An interesting point to note on this is you can only contribute (and claim the government’s 25% top-up) up until age 50. So between 50 and 60, your LISA value sits in the account either gaining interest (cash ISA) or investment gains / losses (stocks and shares ISA).
Although this reduces the control you have over your money, it is still worth contributing to a LISA in many cases simply due to the attractive returns you will receive due to the 25% government bonus. A good strategy for many may be to save £4k per year into your LISA so that you can claim the maximum bonus and then save anything else you are able to into an ordinary ISA so that your money is more flexible. This way, you make the most of both systems.
It’s also worth noting that you are not able to contribute more than £4,000 per year to your LISA, so you will never be in a situation where you are contributing money to your LISA and locking it away until retirement (or 1st home) without getting paid the government bonus.
Who is eligible for a LISA?
To be eligible for a LISA in the UK, you need to be between the ages of 18-40 when you first open the LISA and be a UK resident. You can get a LISA at banks, building societies or investment providers who offer the product.
It is also worth reiterating that you can only contribute to your LISA and receive the governments 25% bonus up until you are 50 years old.
You are also able to withdraw your money out of your LISA tax-free if you have been diagnosed with a terminal illness, regardless of age or purpose.
If you withdraw money from your LISA without being terminally ill, over 60 years old or using it to purchase your first home, you face withdrawal charges which is 25% of the amount you withdrew. This is more than the government’s initial 25% bonus as shown below.
Let’s say you invested £4,000 a year for 3 years in a row and each year you received the governments 25% bonus (£1000 a year, so £3000 in total. You now have a total LISA value of £15,000 (£4,000 contribution * 3 years + £1,000 government bonus * 3 years).
If you withdrew that whole £15,000 when you were 40 years old and didn’t use or it on your first home (and hadn’t been diagnosed as terminally ill), you would be charged 25% of that balance. £15,000 * 25% = £3,750. As you can see, the charge of £3,750 is more than the government contributed via bonus payments (£3,000) – so you do need to be careful to not withdraw your LISA savings incorrectly and face this fine.
*The withdrawal penalty is currently 20% due to the ongoing COVID-19 pandemic but is expected to return to 25% on 6th April 2021.
How do I claim my government 25% bonus?
The 25% bonus may sound appealing to some of you but let’s talk about how this money actually finds its way into your account.
Whilst this varies a little by provider, how this usually works is that your bonus is calculated based on the contributions you make to your LISA on a monthly basis (from the 6th of the month to the 5th of the following month so it’s aligned with the UK tax year which is the 6th April to the 5th April the following year) and the bonus will hit your account roughly two months after your contribution was made.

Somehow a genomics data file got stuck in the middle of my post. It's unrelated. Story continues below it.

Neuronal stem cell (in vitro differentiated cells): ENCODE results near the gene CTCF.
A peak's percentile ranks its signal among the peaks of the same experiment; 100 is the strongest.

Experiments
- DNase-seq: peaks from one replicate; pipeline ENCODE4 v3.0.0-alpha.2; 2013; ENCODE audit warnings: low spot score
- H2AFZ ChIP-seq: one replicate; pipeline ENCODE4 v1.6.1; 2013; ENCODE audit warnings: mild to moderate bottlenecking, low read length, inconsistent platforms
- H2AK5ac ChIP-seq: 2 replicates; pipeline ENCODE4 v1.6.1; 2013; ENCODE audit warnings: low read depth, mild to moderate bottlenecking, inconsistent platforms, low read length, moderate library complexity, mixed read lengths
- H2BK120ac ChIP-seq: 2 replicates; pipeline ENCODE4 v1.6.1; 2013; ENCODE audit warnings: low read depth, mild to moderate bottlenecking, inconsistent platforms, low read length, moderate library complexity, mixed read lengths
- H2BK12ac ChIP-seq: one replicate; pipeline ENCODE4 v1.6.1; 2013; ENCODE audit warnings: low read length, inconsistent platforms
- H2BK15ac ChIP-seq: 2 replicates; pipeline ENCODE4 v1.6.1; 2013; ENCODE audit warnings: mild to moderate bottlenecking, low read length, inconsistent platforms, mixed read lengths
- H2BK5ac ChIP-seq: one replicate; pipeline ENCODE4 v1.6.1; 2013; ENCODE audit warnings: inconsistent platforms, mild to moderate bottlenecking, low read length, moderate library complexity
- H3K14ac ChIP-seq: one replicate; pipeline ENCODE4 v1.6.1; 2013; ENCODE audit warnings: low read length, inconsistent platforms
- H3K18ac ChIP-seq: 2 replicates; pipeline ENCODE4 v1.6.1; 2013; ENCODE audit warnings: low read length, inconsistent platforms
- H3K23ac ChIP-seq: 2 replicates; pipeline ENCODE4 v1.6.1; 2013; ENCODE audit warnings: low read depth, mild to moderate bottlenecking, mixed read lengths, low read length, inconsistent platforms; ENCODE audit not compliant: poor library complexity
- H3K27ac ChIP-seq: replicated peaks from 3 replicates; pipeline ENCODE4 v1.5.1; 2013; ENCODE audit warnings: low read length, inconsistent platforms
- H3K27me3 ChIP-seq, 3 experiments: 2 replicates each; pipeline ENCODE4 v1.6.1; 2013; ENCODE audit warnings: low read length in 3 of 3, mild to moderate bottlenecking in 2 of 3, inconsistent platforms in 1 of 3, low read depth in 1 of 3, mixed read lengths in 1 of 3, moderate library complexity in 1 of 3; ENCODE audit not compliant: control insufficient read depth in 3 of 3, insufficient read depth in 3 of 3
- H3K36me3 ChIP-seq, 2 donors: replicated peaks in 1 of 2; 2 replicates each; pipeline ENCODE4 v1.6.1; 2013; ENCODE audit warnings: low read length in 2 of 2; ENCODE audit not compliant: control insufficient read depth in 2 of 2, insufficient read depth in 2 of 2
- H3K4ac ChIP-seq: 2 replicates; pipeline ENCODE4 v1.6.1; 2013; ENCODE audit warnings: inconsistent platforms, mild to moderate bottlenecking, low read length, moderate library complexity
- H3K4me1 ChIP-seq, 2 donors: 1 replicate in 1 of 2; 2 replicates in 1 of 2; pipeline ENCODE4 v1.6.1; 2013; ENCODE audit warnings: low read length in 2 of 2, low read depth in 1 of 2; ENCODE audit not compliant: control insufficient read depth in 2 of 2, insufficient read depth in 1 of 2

Let’s say you contributed the whole £4,000 into your LISA on the 10th January, your bonus would be calculated as £1,000 and this money would be deposited into your account typically two months after your initial deposit, so by the 10th March. This will all be automated by your LISA provider and there shouldn’t be any extra hoops you will need to jump through.
If you don’t receive your government bonus payment within 3 months of contributing money to your LISA, I would contact your LISA provider and query this.
Assuming you contribute the full £4,000 each year between the eligible ages of 18 and 50, you would receive bonus payments totalling £32,000 from the government and your total LISA would be worth £160,000 at age 50. For those who can afford to save and contribute £4,000 a year, making full use of this scheme is a great way to build your wealth and maximise what you get from the government.
What is the difference between a cash LISA and a stocks & shares LISA?
It is worth noting that you can choose to invest into a cash LISA or a stocks & shares LISA with the primary difference being what your money is invested in (cash or company shares).
When deciding between the two, it is worth considering your time horizon, risk appetite and investment goals.
As an example, if you’re saving for your first home which you project to be only three years away, your time horizon is clearly short and you’re going to withdraw your savings soon so a cash LISA may be more suitable as you don’t want to be in the position where you are withdrawing all of your cash from a stocks and shares LISA at a point in time where the market is low.
However, if you’re using the LISA to save for retirement, you likely have 20 – 40 years to go before withdrawing your money, so you may prefer to invest into a stocks & shares LISA and potentially gain from years of investment gains.